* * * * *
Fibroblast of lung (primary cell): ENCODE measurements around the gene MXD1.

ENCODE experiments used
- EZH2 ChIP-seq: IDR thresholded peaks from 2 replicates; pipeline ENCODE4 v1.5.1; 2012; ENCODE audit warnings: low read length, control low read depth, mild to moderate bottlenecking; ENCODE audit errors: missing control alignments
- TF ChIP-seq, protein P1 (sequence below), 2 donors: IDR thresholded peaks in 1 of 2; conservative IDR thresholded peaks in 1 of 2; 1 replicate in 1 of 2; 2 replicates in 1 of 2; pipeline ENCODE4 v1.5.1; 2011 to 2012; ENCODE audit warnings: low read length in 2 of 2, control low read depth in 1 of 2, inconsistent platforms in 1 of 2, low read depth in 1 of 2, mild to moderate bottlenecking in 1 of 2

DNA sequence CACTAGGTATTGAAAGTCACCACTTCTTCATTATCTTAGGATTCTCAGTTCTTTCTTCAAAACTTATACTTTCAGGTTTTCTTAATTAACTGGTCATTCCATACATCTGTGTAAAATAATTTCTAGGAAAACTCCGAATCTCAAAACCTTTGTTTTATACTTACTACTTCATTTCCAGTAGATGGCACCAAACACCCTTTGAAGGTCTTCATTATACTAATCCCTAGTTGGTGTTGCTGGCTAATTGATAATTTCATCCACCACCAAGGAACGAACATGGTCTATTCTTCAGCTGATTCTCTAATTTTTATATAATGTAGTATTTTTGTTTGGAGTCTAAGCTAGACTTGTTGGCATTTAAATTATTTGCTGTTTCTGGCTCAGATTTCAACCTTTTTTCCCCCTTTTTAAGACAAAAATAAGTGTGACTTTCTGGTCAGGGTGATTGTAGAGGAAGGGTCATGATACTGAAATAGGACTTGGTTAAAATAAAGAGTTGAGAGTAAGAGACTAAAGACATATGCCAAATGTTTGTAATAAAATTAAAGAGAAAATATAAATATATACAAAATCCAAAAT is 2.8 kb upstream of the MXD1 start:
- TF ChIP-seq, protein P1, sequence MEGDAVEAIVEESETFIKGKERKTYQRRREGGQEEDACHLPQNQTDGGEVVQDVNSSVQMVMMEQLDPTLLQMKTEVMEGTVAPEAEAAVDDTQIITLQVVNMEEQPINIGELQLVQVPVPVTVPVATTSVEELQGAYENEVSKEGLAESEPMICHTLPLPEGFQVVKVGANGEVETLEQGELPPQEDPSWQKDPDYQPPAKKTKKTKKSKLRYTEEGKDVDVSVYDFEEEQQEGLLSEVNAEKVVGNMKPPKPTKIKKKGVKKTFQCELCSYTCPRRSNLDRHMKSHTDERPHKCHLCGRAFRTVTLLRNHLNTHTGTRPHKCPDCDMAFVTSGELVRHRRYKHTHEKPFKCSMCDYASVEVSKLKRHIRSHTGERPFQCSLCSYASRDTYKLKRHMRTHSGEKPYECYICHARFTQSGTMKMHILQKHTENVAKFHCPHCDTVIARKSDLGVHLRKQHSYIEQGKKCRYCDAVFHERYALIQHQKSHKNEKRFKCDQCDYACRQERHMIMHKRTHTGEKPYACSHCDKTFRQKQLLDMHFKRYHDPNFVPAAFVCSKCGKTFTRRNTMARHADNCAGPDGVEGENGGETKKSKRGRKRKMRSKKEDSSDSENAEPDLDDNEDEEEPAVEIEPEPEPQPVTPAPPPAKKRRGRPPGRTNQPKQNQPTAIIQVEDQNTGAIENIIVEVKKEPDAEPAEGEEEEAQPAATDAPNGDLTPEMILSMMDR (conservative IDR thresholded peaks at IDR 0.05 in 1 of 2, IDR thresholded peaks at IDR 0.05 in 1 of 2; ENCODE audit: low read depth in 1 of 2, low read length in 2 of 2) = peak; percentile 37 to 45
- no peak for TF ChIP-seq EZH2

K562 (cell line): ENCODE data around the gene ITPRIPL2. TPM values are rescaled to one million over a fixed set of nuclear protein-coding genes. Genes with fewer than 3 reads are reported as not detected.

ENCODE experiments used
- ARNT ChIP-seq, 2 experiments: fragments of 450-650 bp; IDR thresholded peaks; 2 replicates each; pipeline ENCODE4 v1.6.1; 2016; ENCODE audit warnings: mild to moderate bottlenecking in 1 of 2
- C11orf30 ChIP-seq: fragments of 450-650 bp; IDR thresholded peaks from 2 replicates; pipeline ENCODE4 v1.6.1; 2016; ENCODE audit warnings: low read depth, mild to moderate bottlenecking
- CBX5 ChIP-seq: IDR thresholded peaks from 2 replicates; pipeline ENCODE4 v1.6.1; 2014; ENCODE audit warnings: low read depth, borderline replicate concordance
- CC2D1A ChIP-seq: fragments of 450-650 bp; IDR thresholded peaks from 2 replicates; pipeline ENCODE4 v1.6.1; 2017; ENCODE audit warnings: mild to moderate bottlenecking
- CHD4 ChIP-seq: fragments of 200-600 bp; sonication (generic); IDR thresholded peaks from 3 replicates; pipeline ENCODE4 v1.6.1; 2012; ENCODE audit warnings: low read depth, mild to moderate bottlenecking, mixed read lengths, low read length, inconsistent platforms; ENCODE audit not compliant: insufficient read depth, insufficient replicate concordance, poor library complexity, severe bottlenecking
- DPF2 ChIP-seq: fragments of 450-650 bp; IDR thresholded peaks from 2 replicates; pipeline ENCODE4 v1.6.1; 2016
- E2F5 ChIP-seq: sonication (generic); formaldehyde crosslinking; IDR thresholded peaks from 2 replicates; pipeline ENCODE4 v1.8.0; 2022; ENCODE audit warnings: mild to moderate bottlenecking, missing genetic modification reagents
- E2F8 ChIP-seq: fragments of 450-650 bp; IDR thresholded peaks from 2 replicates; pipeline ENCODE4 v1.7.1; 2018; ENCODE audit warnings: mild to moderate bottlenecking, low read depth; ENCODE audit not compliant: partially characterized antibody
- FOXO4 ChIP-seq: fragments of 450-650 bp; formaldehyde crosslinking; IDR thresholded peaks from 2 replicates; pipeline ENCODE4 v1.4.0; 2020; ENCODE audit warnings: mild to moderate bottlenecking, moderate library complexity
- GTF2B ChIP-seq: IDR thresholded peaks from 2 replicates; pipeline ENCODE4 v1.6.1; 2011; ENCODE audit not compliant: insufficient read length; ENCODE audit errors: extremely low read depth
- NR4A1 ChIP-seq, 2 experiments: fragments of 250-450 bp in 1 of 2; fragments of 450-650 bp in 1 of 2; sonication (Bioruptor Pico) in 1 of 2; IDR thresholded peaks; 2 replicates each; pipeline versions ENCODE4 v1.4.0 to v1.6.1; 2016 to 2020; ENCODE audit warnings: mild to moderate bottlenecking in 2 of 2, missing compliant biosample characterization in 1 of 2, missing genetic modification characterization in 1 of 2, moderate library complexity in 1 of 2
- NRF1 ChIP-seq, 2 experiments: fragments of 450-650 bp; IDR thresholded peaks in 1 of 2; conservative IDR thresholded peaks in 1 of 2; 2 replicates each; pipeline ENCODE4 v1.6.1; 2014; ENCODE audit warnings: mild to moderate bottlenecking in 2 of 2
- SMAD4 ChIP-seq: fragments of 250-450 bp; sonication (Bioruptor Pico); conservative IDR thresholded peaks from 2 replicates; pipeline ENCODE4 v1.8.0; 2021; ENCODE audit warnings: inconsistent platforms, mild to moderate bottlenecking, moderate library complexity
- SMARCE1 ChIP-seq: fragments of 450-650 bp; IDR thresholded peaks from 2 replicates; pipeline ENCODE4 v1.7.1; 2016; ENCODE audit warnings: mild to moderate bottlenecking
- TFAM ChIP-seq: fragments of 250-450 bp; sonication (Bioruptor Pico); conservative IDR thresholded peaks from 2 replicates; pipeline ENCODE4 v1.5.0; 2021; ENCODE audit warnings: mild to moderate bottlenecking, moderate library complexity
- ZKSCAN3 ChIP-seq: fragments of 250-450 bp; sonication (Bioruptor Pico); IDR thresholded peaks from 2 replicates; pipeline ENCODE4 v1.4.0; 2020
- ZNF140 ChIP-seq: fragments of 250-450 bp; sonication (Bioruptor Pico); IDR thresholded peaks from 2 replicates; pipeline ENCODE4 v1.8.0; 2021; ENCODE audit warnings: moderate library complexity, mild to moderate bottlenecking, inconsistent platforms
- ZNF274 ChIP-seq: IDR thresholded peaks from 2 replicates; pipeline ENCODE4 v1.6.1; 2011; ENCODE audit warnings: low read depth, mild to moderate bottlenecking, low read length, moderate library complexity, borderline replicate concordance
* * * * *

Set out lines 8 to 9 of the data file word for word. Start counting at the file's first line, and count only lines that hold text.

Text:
K562 (cell line): ENCODE data around the gene ITPRIPL2. TPM values are rescaled to one million over a fixed set of nuclear protein-coding genes. Genes with fewer than 3 reads are reported as not detected.

ENCODE experiments used